Once I had achieved CGA lockstep, I tried some test programs. This image was made by cycling through the possible palette registers as quickly as possible (i.e. it's running a big unrolled loop of "INC AX; OUT DX,AL" to the palette register):
That worked great, except that in making it I noticed that the pattern wasn't always starting the same way - half the time the first visible scanline had different set of colours. Somehow a bit of state was leaking through my lockstep routine!
After a while I figured out that it was due to the way I was getting the CRTC into lockstep with the CGA and CPU. The smallest frame that the 6845 CRTC can do is two character clocks (1 character by 2 scanlines - a 1 scanline high frame doesn't work with that CRTC). I thought I could get around this by going into high-res mode - then 1 character clock is 1 hchar so a frame would be 1 lchar and we'd be in a known place in the frame once we were in a known place in the CGA cycle.
Have you spotted the problem yet? The problem is that I don't know what the phase relationship is between the CGA clock and the CRTC clock - the first hchar of the frame could be the left or the right hchar within the lchar! And in fact, which it turned out to be was decided at random on startup.
With a bit of fiddling I eventually came up with a way to get the CRTC into lockstep as well. The trick hinges on the fact that if we set up the CRTC parameters so that one of the scanlines is displaying a normal visible image and one is overscan, we can tell which scanline is which by reading the display enable bit of the CGA status register. Then we delay an odd number of lchars if the display enable bit is set one way and an even number of lchars if it's set the other way (it doesn't matter which is which). Because we want to keep the CGA and CPU in lockstep as well, the difference in the codepath lengths must also be a multiple of 3 lchars, so delaying for X lchars one way and X+3 the other works fine.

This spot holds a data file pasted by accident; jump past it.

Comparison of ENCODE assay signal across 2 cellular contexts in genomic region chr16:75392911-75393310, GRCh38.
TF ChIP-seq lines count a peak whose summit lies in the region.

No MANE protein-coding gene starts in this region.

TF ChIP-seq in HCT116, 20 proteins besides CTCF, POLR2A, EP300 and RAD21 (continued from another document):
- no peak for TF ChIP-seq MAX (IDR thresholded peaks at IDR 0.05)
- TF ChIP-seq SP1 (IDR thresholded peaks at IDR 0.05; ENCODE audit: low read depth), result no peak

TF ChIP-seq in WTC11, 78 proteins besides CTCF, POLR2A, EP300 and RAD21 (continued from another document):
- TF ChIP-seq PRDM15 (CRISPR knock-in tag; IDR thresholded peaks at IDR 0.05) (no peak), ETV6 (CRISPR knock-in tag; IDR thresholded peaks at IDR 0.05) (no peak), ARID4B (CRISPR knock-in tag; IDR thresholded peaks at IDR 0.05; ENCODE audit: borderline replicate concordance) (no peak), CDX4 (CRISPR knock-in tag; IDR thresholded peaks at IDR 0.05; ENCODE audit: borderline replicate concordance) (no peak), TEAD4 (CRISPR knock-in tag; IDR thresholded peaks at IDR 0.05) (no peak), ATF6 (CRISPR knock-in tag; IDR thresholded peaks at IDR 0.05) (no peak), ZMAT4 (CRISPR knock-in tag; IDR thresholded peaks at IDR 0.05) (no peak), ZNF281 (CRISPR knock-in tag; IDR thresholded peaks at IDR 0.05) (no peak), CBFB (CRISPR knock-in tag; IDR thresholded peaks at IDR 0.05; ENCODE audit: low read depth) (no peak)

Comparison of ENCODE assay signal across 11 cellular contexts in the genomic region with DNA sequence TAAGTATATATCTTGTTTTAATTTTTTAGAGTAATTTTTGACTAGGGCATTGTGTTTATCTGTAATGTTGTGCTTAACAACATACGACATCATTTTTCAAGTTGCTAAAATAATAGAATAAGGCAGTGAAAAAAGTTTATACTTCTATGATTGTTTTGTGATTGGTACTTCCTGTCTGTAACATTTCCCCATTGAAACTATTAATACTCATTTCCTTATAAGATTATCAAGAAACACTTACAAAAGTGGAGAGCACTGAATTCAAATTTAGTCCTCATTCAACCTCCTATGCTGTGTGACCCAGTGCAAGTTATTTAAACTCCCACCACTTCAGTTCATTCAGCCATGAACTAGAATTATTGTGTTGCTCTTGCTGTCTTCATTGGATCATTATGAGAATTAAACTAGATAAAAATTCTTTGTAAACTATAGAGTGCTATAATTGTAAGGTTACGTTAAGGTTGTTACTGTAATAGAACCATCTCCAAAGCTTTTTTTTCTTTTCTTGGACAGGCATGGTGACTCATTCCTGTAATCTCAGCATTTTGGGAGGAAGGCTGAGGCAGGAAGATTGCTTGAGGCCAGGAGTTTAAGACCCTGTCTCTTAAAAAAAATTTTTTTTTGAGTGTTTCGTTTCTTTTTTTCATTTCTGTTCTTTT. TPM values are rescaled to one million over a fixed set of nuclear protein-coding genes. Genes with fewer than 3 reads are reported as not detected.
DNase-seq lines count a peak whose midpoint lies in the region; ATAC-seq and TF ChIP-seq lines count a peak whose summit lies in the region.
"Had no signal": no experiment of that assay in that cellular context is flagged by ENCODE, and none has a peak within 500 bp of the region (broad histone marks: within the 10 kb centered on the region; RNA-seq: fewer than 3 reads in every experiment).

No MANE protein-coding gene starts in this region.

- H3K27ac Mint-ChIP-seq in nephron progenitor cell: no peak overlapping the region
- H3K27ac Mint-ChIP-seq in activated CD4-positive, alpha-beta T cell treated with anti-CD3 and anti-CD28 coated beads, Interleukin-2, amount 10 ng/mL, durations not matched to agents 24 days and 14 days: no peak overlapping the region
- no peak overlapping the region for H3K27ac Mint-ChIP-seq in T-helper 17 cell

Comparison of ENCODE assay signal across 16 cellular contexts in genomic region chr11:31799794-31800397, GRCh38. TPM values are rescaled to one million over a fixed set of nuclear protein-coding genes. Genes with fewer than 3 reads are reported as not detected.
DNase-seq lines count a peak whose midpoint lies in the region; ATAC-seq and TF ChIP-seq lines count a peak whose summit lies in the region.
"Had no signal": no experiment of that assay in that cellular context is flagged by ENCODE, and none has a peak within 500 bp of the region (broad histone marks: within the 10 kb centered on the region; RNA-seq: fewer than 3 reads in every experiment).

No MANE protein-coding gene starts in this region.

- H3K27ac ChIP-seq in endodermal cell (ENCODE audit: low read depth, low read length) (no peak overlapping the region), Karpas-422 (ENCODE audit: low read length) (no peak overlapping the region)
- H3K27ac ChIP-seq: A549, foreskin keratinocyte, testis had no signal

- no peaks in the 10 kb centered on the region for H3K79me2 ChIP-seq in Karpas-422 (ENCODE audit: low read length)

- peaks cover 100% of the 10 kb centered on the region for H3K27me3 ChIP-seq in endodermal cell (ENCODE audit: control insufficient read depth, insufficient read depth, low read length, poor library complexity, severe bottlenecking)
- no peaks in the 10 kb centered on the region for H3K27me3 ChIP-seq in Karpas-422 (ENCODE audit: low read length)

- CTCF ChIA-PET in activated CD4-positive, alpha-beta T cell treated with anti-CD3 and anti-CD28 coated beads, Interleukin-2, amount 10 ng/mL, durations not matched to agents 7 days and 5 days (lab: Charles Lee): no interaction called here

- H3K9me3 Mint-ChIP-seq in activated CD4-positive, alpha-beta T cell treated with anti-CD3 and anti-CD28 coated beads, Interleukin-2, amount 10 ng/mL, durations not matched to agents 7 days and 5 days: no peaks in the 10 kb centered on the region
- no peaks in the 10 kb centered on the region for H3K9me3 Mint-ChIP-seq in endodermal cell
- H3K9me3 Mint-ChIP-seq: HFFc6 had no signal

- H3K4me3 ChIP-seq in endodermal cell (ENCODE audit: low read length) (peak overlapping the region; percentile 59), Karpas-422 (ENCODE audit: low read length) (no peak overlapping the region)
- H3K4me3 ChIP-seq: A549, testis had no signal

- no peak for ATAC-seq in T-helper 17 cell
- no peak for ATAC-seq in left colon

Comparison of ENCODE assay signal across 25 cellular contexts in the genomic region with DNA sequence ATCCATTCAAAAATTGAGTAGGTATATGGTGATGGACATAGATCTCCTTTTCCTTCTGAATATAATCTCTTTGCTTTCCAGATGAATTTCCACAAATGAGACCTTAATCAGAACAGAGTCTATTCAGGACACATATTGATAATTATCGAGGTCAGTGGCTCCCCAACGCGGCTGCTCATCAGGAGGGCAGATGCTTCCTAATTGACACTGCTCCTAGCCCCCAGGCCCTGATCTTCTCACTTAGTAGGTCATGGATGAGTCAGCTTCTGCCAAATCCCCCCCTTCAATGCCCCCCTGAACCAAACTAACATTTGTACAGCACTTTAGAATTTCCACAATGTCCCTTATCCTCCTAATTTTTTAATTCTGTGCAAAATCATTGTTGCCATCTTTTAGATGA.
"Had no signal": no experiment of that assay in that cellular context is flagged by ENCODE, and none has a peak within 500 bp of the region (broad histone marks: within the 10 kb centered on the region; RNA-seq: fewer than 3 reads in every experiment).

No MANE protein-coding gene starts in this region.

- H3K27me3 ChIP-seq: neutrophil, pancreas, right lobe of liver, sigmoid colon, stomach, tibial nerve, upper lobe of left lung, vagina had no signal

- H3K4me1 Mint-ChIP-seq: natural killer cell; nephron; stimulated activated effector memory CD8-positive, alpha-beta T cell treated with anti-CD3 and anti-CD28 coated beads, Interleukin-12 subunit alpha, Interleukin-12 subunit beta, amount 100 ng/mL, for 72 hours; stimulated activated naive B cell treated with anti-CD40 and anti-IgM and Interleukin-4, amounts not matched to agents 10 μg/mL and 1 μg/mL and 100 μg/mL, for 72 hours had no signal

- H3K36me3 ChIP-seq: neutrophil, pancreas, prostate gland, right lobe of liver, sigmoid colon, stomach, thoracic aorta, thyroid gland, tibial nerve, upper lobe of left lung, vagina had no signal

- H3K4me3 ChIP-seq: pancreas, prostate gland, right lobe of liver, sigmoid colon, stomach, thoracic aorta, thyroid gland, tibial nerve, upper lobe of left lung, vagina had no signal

That's about all there is to it. The full lockstep routine is on github. Once lockstep is entered it'll persist until you wait for a time that depends on an external event (such as reading from disk/serial/parallel/ethernet/joystick or waiting for a keystroke). That doesn't mean that lockstep mode games and trackmos are impossible, though. The keyboard can be read by polling (pretty much all PC software directly or indirectly uses an interrupt for keyboard access but it isn't compulsary and I've done it by polling a few times). You just have to make sure the code paths are the same length no matter whether a key was pressed or not and no matter which key was pressed if there is one, which can be done by adding suitable delays. Disk access is a bit more difficult, since there's going to be a DMA bus access at some unpredictable point, and after it's happened you'll be out of lockstep. I think the solution is to HLT after the disk access is complete and restart execution on a timer interrupt. In the event that lockstep between CGA and PIT isn't possible, regaining lockstep once the timer interrupt has occurred should be possible by delaying for N ccycles for some N between 0 and 15 and a CGA memory access. Another possible way is to make sure the CPU is running code that is either:
- BIU-bound with no wait states, or
- that is EU-bound and never exhausts the prefetch queue
for the entire time that the accesses might be happening. That way the time taken to run the code doesn't depend on exactly when the accesses occur.